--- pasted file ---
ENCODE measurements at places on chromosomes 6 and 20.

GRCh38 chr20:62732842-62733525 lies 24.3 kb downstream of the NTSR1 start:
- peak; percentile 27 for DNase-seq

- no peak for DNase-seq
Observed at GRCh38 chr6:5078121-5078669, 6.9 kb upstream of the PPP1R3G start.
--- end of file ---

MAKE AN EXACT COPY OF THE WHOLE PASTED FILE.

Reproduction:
ENCODE measurements at places on chromosomes 6 and 20.

GRCh38 chr20:62732842-62733525 lies 24.3 kb downstream of the NTSR1 start:
- peak; percentile 27 for DNase-seq

- no peak for DNase-seq
Observed at GRCh38 chr6:5078121-5078669, 6.9 kb upstream of the PPP1R3G start.